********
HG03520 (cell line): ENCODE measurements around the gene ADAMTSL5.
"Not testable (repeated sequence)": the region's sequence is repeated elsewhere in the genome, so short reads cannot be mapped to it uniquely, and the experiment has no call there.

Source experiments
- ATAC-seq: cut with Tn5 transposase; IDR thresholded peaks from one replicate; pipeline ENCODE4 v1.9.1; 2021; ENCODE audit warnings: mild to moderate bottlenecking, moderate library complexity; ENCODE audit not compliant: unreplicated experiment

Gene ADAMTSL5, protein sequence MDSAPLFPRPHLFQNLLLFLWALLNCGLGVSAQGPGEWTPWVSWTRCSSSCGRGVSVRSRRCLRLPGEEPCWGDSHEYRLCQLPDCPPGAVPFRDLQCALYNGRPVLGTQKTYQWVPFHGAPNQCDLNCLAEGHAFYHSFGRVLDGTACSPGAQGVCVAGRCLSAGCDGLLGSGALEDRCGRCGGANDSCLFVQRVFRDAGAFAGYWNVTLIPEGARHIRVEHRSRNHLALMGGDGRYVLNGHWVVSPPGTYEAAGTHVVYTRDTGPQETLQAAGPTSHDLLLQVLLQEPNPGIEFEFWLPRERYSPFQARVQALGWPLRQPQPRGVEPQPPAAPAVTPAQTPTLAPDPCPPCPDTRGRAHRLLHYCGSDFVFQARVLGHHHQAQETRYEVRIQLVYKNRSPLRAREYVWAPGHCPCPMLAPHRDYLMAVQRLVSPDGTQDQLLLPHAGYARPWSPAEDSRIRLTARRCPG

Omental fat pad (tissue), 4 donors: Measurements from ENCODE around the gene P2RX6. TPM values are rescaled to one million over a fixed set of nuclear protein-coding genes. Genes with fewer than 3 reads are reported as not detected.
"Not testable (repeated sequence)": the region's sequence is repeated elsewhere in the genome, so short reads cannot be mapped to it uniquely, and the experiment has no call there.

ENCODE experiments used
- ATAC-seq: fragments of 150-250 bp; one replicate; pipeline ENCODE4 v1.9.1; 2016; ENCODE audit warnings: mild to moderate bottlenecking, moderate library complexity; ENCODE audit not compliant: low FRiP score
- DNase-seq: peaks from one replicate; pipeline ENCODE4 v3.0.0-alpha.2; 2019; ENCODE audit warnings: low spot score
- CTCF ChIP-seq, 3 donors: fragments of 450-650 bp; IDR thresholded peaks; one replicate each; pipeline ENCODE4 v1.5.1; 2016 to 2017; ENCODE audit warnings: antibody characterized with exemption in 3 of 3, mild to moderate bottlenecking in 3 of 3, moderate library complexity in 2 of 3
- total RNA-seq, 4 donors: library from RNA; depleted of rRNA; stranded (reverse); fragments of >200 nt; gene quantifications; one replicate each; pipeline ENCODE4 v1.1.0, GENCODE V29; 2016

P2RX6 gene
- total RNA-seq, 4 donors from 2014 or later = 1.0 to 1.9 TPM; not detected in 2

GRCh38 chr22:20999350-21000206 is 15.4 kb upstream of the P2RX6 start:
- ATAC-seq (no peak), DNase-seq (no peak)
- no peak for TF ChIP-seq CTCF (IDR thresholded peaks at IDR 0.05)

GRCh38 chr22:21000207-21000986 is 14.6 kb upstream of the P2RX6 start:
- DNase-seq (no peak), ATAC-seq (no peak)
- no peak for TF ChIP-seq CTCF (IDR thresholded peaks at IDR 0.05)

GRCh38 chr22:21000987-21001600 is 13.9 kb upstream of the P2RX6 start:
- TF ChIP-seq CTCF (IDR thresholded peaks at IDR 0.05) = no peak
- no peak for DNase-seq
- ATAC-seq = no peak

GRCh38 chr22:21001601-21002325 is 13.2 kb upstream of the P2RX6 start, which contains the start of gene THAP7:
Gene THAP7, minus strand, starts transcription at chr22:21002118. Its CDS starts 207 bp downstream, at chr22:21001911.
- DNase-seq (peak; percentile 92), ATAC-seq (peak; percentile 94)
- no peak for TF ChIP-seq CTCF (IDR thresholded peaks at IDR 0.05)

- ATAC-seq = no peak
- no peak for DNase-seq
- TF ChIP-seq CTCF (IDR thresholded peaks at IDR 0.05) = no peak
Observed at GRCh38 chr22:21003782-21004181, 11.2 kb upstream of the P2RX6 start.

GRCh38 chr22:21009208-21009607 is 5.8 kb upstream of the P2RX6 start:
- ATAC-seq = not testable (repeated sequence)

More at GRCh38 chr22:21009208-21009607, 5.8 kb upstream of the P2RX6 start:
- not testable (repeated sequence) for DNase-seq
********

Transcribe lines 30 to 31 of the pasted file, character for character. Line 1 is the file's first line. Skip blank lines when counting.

- no peak for DNase-seq
- TF ChIP-seq CTCF (IDR thresholded peaks at IDR 0.05) = no peak